If it wasn’t for the ‘I’m Your Fan’ album, and John Cale’s choice of ‘Hallelujah’ for his track, we may never have had Jeff Buckley’s sublime version of that song; or the flood of covers that followed it. Something of a mixed blessing? The thing I particularly like about reading books, on the subject of recorded music, is finding those little facts that you didn’t know but which bring everything into sharp focus once you do know them. I could never see how Jeff Buckley got to his version of ‘Hallelujah’ from the Leonard Cohen original; once you learn that he hadn’t heard Leonard Cohen’s original version until after he recorded his version, it all makes perfect sense! And it’s all here in Ray Padgett’s excellent book about the 1991 tribute album ‘I’m Your Fan: The Songs of Leonard Cohen’, recently released in Bloomsbury Academic’s 33 1/3 series.
For anyone who regularly reads my book reviews, and I do hope there’s someone out there, you’ll know that I’ve reviewed a few books in this series and they’re always a fascinating read. This book is certainly a fascinating read but it deviates from the usual pattern in that it’s not written by an academic. In the past, the 33 1/3 books I’ve reviewed have come from professors of Social History or Linguistics or other figures in the academic world who bring their particular branch of learning to bear on an album of their choice. Ray Padgett may well be swimming in academic qualifications for all I know, but he approaches his subject matter as a music fan and a writer of the largest blog devoted to cover songs on the web. Padgett is the creator of Cover Me, the blog in question, as well as the author of the 2017 book ‘Cover Me: The Stories Behind The Greatest Cover Songs of All Time’. He’s also a regular contributor to MOJO and The New Yorker, among other publications.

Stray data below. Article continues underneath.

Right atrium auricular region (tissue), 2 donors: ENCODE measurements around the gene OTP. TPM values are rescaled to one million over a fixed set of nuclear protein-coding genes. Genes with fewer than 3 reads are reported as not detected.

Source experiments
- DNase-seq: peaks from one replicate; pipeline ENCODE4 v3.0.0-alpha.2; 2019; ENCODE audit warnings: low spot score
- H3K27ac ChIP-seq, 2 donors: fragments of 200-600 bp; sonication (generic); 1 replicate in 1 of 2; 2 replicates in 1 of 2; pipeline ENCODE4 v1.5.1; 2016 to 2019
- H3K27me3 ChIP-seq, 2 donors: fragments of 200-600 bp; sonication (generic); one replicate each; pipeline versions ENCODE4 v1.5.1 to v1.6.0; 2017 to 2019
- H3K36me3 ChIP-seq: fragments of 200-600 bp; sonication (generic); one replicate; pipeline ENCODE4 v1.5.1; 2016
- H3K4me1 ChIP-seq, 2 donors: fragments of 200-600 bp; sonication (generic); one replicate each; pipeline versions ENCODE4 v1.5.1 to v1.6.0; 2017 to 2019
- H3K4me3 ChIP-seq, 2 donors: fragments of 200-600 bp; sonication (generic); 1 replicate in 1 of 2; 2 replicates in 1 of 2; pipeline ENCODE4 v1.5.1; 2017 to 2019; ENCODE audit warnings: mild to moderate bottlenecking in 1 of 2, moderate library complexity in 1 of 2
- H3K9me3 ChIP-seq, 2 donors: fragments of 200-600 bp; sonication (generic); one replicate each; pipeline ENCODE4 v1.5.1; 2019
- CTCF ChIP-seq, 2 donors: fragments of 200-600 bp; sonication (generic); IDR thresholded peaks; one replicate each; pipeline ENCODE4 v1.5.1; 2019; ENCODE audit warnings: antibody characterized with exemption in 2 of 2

We still get the same style of forensic examination of the album under discussion but it’s a much more emotional connection than academic analysis usually brings and, in this case, the book is all the better for it. This could’ve been quite a dry read given its subject matter, but it turns out to be engaging and interesting in equal parts and much of that is down to the obvious enthusiasm for the subject matter from the author.
As well as a breakdown of this album, and what it took to bring all the constituent parts together, we get a potted history of the Tribute Album and its rise from a derided source of cheap music to its current prominence in the music world and the value it brings to the careers of both the covered artist and the acts doing the covering. A tribute album is now considered a rite of passage for most established acts and the interest shown in our own series, on Classic Americana Compilations, show that a good cover song is always popular with music fans.
What we have here is, quite simply, a great story very well told. It’s the tale of how a French music magazine, ‘Les Inrockuptibles’ (love that name!) almost single-handedly saved the career of a singer songwriter who’s popularity had dived to such depths that his record company had even refused to release his 1984 album ‘Various Positions’ (the one that includes the original version of ‘Hallelujah’) in the U.S.A. Along the way, they assemble a cast of bands for a tribute album that include artists who went on to be major names in the industry, such as R.E.M and Nick Cave and the Bad Seeds, and artists that have faded away with time. The tracks they chose to contribute, the many different reasons why they chose them and how this album helped to bring Leonard Cohen’s music to a new audience are all factors that contribute to the overall appeal of a very enjoyable book indeed. If you read Ray Padgett’s book, and you really should, I guarantee that, if you have the album he’s writing about, you’ll be digging it out to listen with fresh ears. If you don’t have it, you’ll be hitting the internet to check out the album and the covers therein. First stop – John Cage’s ‘Hallelujah’. Both the album, and this book, are a fitting tribute to a great songwriter.